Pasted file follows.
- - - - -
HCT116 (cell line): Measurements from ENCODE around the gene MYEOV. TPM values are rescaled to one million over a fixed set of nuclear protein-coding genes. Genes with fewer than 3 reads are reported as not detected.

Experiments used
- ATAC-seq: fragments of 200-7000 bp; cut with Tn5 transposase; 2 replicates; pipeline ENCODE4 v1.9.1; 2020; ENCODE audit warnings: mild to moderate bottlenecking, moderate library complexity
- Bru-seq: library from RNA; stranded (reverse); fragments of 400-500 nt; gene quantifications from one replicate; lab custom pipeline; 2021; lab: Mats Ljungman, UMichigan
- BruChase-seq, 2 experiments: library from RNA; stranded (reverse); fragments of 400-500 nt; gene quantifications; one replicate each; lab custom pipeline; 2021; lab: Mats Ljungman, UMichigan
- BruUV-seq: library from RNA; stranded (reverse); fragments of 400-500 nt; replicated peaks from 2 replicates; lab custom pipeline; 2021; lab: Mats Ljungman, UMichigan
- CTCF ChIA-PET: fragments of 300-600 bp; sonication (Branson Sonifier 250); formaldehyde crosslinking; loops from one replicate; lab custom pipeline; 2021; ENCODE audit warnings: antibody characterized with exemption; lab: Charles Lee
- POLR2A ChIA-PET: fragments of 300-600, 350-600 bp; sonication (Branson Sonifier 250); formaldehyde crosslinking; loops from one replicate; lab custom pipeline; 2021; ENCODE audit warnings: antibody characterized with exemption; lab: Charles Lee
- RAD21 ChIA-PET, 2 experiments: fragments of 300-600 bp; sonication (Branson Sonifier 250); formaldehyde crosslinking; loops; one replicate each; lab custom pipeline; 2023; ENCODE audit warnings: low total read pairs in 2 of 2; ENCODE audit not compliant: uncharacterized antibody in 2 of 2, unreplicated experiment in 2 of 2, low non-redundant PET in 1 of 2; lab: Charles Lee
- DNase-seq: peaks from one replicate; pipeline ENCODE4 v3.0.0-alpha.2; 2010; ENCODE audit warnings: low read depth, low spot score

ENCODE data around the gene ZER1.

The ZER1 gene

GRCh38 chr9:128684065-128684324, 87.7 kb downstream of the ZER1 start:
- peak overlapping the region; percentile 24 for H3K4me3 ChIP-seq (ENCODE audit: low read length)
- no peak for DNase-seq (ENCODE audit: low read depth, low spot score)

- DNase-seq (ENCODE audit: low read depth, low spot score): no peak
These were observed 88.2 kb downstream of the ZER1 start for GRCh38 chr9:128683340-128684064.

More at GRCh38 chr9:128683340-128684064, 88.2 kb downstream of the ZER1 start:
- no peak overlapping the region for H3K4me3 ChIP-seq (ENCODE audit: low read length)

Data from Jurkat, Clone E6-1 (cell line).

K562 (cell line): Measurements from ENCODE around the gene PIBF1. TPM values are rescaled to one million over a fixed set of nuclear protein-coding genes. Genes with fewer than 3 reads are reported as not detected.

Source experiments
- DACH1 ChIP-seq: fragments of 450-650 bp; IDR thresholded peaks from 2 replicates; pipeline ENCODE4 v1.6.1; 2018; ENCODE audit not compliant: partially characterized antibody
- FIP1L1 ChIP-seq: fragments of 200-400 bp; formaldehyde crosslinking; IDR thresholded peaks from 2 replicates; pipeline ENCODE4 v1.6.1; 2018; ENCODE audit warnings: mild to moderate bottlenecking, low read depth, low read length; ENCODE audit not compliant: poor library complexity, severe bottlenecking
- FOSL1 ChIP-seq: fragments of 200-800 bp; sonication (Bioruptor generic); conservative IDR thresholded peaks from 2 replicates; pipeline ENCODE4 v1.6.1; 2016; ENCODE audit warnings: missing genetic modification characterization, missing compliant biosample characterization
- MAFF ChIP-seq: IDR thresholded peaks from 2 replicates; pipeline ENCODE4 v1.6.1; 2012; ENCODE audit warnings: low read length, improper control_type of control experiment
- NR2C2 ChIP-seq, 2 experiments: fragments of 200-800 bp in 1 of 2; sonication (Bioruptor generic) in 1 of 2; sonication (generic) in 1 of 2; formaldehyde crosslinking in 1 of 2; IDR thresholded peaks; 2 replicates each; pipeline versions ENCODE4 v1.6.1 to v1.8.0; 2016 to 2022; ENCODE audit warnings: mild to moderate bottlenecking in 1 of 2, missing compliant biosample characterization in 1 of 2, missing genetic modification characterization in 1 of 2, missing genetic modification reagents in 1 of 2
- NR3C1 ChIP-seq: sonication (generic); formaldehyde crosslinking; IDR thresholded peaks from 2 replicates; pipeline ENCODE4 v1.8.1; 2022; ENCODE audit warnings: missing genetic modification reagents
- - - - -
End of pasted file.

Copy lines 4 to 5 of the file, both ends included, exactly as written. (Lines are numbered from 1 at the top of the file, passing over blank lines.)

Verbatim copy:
- Bru-seq: library from RNA; stranded (reverse); fragments of 400-500 nt; gene quantifications from one replicate; lab custom pipeline; 2021; lab: Mats Ljungman, UMichigan
- BruChase-seq, 2 experiments: library from RNA; stranded (reverse); fragments of 400-500 nt; gene quantifications; one replicate each; lab custom pipeline; 2021; lab: Mats Ljungman, UMichigan